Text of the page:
Tilera, which builds many-core processors to compete with x86-based chips from Intel and Advanced Micro Devices, got a boost from Facebook when engineers from the social media giant said Tilera's processors out-performed those of its larger rivals.
The Facebook engineers released a white paper July 25 at the International Green Computing Conference in Orlando, Fla., that said tests determined that a Quanta Computer system running on Tilera's low-power 64-core TilePro64 processors offered more than three times the performance-per-watt of systems running Intel's quad-core Xeon chips and more than four times than servers running AMD's eight-core Opteron chips.
The report comes at a time when Intel and AMD, the dominant server chip makers, are being challenged in the market for low-power systems that are increasingly being used by Internet-based companies like Facebook, Google, Amazon and Twitter, which have huge, densely populated data centers designed to process large amounts of small, Web-based workloads. In such environments, power and cooling are as important of factors as performance.
In the white paper, the Facebook engineers said key-value, or KV, stores play an important role in such Web 2.0 environments. They also noted that applications found in such data centers, such as Memcached, have hundreds of thousands of independent simple transactions that need to be processed in parallel. Facebook ran the tests using Memcached, and engineers found that the Tilera-based system was more efficient than those running x86 chips.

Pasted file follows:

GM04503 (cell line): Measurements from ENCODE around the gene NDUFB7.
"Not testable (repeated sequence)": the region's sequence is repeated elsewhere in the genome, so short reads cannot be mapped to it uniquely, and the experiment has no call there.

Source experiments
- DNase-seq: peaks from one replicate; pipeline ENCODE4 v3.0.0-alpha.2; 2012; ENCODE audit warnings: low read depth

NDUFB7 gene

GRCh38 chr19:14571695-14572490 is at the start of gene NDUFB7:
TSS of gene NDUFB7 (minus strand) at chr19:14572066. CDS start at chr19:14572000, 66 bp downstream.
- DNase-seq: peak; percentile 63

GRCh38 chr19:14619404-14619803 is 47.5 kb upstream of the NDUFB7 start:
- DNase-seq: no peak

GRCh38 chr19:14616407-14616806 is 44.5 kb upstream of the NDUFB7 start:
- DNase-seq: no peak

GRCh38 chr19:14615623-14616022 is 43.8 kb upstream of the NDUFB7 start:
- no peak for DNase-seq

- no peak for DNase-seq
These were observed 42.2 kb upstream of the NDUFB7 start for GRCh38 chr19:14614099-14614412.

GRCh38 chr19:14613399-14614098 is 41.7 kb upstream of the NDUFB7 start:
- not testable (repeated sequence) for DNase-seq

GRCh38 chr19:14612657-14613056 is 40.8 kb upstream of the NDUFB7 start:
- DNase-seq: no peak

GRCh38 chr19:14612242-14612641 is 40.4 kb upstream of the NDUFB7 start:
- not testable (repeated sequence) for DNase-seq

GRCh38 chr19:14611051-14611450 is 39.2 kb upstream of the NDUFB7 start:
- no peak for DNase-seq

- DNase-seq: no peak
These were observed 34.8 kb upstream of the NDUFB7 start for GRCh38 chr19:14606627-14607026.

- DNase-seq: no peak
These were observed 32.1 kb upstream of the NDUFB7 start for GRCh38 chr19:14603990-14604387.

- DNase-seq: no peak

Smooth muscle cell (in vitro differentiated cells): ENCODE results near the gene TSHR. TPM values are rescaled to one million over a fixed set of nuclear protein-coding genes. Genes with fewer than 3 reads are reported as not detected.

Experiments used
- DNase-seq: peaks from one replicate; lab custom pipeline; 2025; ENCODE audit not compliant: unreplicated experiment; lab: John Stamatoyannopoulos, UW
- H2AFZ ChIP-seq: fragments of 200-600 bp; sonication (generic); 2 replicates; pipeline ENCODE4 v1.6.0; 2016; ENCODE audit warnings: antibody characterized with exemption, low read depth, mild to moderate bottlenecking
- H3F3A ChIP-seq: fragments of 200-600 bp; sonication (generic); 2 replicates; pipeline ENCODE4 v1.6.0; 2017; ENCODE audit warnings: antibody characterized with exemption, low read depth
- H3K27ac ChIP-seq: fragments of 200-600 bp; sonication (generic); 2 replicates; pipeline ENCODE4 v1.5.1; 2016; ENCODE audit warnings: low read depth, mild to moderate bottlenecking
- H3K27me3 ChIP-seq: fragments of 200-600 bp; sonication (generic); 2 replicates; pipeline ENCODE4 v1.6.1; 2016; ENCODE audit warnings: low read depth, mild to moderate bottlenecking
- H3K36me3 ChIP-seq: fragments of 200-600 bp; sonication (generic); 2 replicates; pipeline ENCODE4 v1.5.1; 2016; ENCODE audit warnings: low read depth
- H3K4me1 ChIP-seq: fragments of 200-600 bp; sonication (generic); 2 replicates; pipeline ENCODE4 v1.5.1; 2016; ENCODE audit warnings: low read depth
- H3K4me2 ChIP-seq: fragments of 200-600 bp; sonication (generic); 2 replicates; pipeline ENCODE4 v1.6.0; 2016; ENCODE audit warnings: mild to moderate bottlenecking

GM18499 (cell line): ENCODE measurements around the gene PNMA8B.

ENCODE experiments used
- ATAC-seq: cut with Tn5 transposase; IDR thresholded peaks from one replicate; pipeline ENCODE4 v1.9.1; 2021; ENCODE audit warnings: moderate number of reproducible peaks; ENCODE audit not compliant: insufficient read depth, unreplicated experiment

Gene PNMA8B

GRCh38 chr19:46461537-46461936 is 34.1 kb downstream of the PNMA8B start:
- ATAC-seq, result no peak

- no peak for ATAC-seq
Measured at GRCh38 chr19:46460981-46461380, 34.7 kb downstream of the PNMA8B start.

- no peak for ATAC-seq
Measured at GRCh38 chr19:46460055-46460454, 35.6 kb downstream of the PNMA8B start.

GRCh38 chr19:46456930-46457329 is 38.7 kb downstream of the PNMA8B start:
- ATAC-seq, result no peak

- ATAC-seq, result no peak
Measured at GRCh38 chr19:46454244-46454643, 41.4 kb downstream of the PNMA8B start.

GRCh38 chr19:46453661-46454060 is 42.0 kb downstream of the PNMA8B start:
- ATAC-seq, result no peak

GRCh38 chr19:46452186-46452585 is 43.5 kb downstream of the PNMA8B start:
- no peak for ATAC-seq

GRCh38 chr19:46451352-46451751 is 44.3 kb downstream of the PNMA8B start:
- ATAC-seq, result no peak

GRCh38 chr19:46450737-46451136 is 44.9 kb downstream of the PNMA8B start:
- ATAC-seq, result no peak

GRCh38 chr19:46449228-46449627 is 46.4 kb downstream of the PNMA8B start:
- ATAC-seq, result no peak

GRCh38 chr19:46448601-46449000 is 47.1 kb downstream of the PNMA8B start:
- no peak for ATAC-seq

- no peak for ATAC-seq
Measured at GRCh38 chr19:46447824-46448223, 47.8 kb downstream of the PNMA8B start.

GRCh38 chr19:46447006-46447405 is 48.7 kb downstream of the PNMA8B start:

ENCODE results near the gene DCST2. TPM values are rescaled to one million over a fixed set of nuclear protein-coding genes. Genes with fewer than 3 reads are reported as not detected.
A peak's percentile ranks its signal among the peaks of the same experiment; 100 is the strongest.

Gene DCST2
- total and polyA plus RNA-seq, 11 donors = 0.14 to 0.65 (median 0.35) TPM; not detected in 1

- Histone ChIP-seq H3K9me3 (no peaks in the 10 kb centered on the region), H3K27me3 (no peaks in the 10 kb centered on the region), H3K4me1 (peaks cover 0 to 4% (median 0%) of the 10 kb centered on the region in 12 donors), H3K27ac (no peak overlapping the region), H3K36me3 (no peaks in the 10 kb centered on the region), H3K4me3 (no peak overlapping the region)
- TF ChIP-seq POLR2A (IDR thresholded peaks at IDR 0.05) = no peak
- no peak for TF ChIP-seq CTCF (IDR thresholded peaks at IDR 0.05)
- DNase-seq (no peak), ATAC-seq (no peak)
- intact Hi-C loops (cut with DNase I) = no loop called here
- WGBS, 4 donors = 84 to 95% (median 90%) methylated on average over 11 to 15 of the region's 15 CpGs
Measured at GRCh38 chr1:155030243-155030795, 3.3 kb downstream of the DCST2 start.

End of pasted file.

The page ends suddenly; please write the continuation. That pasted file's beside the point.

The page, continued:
"Low-power many-core processors are well suited to KVstore workloads with large amounts of data," the engineer wrote in their paper. "Despite their low clock speeds, these architectures can perform on-par or better than comparably powered low-core-count x86 server processors."
In this case, Facebook found the 64-core Tilera chip had 67 percent higher throughput than the low-power x86 chips at the same latency. At the same time, the engineers wrote that "when taking power and node integration into account as well, a TILEPro64-based S2Q server with eight processors handles at least three times as many transactions per second per watt as the x86-based servers with the same memory footprint."
For the testing, Facebook used a 1U (1.75-inch) server running a quad-core Intel Xeon L5520 chip running at 2.7GHz, a 1U server powered by AMD's eight-core Opteron 6128 HE clocked at 2.0GHz, and a 2U (3.5-inch) Quanta S2Q with eight Tilera TilePro64 processors-for a total of 512 cores-at 866MHz. Tilera officials said Facebook also plans to run the same tests on Tilera's new 64-bit Gx3000 series processor, which was announced in June. That chip will begin sampling this month.
Tilera officials noted that Quanta builds Facebook's open compute platform. In April, Facebook officials launched their Open Compute Project, open sourcing the specifications it uses for its hardware and data center to efficiently power its massive social network. That's in contrast to others like Amazon, Google and Twitter, which keep the technology used in their data centers a secret.
Intel and AMD are both working to drive up the performance and power efficiency of their processors though such avenues as adding more cores and integrating high-level graphics onto the same piece of silicon as the CPU. For the past two years, Intel also has been pushing the idea of micro servers, designed for highly virtualized data centers and cloud computing environments and using low-power Xeon and Atom chips.
At the same time, other chip vendors and systems makers are looking to make inroads into the low-power server space. Officials with ARM Holdings, whose designs dominate the mobile computing space, including smarpthones and tablets, are looking to move up the ladder and into the data center. A number of companies that make ARM-based chips, including Nvidia, Calxeda and Marvell Technologies, are pushing ahead with plans to release server processors based on ARM designs.
At the same time, SeaMicro is rolling out low-power servers based on Intel's Atom processors.
Tilera officials have said that they don't expect their company to overtake Intel as the world's top chip maker. However, it can challenge Intel and AMD in the 20 percent of the server market aimed at large cloud installations, they've said.